Monday, April 2, 2012

The Right Picture in the Wrong Frame

The lost lesson of Jada Williams' essay on Frederick Douglass

While most of her peers were spending Christmas break diligently avoiding anything that resembled schoolwork, 13-year-old Jada Williams spent her time reading The Narrative of the Life of Frederick Douglass and preparing an essay on the book. What Williams read moved her and opened her eyes to some of the problems extant in her Rochester, NY public school.

In her essay, which she shared with her class, Williams drew parallels between the appalling illiteracy rate in city schools and the illiterate state slave owners kept blacks in. And she took aim at her teachers. That was apparently a mistake. According to Jada and her mother, the essay launched a campaign of harassment directed at the girl, ultimately forcing her to transfer to another school.

I will admit, at first I was skeptical. I thought perhaps Jada’s essay was merely a diatribe of racial grievances with no basis in reality or the book and that the harassment was little more that poorly received—or even poorly given—criticism.  But upon reading the actual essay, I feel that my first assumption was mostly wrong.

It is true that Jada singles out “white teachers,” placing them in opposition to “black students.” But to zero in only that detail is to ignore the insight shown in drawing a correlation between Douglass’ literacy and that of her peers. She also makes some salient charges against teachers and the education system. She charges them with inconsistency in their teaching methods and mismanagement of their classrooms; of inciting boredom rather than fostering curiosity; and of resting on credentials and tenure rather than finding ways to teach so-called “unteachable.” Jada’s challenge is not leveled solely at teacher, either. Her call to action is also leveled at her peers, challenging them to become active learners rather than merely passing time in a desk.

That said, young Jada does cast a pall over these calls by framing them in a racial context. Perhaps she was overcome with the strength of Douglass’ writing when she wrote about the “discrimination that still resides in the heart of white men.” Even in drawing an astute parallel, she failed to draw any distinction between the time of Douglass and today. Like so many minorities, Jada attributes the root cause of all disparities to race with no thought to examine the matter further. Ironically, by making broad remarks about the white race, she engaged in the very mindset she was railing against.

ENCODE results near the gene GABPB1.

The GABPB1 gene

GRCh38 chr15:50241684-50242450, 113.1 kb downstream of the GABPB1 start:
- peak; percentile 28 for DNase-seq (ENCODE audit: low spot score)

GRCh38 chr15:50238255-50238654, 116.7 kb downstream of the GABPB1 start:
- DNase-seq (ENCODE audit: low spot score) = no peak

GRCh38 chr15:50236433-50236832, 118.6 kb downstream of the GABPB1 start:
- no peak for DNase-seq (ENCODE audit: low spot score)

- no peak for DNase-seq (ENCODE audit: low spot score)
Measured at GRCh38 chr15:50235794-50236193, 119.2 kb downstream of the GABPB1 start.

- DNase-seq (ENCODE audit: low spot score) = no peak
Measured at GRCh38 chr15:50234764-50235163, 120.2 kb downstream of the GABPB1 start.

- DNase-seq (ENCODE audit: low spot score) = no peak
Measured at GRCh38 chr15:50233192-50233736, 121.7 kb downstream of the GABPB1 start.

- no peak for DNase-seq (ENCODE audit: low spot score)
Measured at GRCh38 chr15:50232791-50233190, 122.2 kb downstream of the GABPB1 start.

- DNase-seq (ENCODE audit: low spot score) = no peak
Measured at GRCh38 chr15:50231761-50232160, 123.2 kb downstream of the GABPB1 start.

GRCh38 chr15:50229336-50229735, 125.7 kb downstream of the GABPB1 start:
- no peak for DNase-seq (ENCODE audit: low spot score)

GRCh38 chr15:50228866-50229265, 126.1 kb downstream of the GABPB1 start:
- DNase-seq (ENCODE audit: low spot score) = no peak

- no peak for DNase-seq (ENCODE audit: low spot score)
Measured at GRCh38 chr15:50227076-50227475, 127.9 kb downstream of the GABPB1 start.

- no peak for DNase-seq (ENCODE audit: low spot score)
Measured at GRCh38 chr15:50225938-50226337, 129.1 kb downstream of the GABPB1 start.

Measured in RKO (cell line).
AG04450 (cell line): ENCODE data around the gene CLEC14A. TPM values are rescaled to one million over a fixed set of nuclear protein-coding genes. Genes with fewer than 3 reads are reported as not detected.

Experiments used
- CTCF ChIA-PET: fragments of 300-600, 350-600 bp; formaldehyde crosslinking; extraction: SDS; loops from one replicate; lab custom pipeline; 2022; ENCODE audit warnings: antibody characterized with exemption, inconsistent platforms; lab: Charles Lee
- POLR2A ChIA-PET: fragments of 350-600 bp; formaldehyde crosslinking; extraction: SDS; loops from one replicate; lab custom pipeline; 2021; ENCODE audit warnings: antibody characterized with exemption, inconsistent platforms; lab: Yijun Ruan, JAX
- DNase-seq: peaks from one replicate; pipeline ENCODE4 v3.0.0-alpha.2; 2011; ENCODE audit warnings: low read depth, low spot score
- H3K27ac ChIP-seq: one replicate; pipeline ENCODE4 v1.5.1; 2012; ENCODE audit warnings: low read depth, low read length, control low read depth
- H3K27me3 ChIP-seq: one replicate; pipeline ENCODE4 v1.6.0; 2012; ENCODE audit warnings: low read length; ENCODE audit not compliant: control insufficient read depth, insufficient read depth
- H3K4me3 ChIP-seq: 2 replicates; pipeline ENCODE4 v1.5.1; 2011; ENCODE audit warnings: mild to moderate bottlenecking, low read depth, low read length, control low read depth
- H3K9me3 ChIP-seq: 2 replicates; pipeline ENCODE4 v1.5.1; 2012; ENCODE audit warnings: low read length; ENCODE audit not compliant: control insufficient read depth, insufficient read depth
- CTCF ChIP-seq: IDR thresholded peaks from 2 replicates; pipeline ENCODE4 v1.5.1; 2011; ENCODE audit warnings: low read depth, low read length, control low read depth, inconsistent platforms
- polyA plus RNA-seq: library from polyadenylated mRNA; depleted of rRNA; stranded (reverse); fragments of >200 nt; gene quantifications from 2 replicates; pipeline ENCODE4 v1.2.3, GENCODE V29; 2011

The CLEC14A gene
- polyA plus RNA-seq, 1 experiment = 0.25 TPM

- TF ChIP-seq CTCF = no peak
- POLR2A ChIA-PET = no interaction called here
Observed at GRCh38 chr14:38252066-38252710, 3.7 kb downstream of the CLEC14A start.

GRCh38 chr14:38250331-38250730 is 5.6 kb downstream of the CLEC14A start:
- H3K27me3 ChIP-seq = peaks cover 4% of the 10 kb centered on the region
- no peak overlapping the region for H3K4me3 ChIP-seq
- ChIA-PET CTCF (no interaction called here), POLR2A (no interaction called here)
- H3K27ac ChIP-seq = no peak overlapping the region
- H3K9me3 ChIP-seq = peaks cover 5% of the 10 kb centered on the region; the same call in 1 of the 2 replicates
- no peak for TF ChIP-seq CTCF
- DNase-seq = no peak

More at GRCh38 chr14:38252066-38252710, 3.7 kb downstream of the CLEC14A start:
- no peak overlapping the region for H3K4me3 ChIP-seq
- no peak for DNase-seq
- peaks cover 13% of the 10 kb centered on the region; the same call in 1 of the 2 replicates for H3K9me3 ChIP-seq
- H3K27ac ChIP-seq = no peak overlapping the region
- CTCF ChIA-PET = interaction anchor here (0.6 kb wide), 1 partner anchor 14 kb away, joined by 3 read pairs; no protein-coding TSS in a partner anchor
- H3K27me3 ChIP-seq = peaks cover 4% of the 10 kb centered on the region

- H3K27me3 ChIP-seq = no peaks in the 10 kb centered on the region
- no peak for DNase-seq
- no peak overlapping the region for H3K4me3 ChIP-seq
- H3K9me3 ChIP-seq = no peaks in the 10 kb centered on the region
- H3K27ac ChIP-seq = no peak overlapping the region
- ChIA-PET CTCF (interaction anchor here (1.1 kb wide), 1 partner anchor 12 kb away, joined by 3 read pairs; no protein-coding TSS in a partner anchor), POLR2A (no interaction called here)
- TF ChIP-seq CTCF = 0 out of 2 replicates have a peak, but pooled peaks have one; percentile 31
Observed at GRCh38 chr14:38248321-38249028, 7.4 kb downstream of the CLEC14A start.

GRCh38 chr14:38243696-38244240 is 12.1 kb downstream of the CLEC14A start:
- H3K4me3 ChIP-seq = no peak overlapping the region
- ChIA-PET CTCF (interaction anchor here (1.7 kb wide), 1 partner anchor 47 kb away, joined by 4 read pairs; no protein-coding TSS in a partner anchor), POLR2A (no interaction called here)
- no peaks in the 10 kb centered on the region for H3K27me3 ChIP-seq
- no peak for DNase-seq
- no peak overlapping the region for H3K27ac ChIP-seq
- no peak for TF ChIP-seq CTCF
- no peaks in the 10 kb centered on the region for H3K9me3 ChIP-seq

Still, Jada is a child and relies on the adults around her for guidance. It certainly doesn’t help race relations when those adults make her essay the focus of controversy rather than that of a teachable moment. And while that certainly draws an underline beneath Jada’s charges against the abilities of her teachers, where she will likely perceive that underline is beneath her charges of racism.

It is probably worth mentioning that I have not entirely let go of my second assumption, but the facts of the matter are difficult to amass. According to Jada’s mother, the English teacher confronted her about the content of her essay and told the girl she was offended. She also said that she started receiving calls from various teachers at the school saying that Jada was acting out in class when she had never been in trouble before. The Rochester School District has acknowledged that Jada’s teacher did not act in accordance with the District’s mission, but is saying little else.



Jada Williams
December 30, 2011
English

Expressions from the Narrative of the Life of Frederick Douglass

During my Christmas break I had the opportunity to read the Narrative of the Life of Frederick Douglass.

The Rochester City School District supplied us with this novel to read and expected me to expound on what I read and how it made me feel, as I myself being an African American and an eighth grader in the Rochester City learning institute.

Before, I began to read this novel, I had heard about it prior from a few older people that have read it and raved about it. I myself experienced it differently; I had some mixed emotions towards it.

When reading the novel my first impression was “what am I reading”? The content of the narrative was far more advanced for me. I found myself getting a dictionary/thesaurus to look up words I have never seen before in my life. On the other hand I was appreciative because it helped to expand my vocabulary. So with that I am grateful.

After, being able to cross-reference the words unknown to me I was able to read through the novel again with a clearer understanding.

That’s when it all sank in. So then I began to feel very angry to read such material that was brutal and degrading to African Americans.

Furthermore, I myself began to question,” as to why the Rochester City School District would supply us with a novel that would evoke such emotions?” I, also began to question,” what were the District motives and the intent behind us reading about history that doesn’t compliment the white race and their behaviors at all; what would come about of this?”

Would they even consider my thoughts and my opinions? So I’m very curious to see what the turn out will be.
The one passage I would like to focus on was written on page 20, where it quoted Mr. Auld’s (a master mentioned in the narrative) opinions towards black and education, and I quote: